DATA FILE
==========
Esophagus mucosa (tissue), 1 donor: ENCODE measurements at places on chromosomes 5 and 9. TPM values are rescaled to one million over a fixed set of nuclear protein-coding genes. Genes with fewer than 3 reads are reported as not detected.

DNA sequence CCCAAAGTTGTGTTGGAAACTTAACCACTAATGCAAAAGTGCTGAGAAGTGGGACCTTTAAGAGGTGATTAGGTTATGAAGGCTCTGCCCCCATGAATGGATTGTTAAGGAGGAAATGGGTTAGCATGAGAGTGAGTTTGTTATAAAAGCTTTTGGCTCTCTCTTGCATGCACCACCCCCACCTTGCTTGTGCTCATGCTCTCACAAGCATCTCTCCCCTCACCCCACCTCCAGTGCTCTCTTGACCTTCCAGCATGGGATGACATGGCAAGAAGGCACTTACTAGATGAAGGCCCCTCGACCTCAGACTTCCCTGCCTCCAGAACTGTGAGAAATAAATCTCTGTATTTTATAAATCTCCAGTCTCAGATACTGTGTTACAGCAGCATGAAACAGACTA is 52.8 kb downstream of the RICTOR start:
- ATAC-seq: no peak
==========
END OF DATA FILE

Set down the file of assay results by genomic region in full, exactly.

Esophagus mucosa (tissue), 1 donor: ENCODE measurements at places on chromosomes 5 and 9. TPM values are rescaled to one million over a fixed set of nuclear protein-coding genes. Genes with fewer than 3 reads are reported as not detected.

DNA sequence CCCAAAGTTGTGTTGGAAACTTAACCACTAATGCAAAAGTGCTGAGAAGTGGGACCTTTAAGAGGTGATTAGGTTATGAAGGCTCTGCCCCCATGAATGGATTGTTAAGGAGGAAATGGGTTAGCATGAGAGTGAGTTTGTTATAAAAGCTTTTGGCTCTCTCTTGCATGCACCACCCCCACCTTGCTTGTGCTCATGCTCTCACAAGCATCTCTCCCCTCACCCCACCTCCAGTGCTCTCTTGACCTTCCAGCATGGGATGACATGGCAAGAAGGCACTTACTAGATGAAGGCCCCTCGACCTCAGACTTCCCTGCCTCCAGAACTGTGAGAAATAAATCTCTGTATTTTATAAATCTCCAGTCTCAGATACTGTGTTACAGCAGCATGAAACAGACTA is 52.8 kb downstream of the RICTOR start:
- ATAC-seq: no peak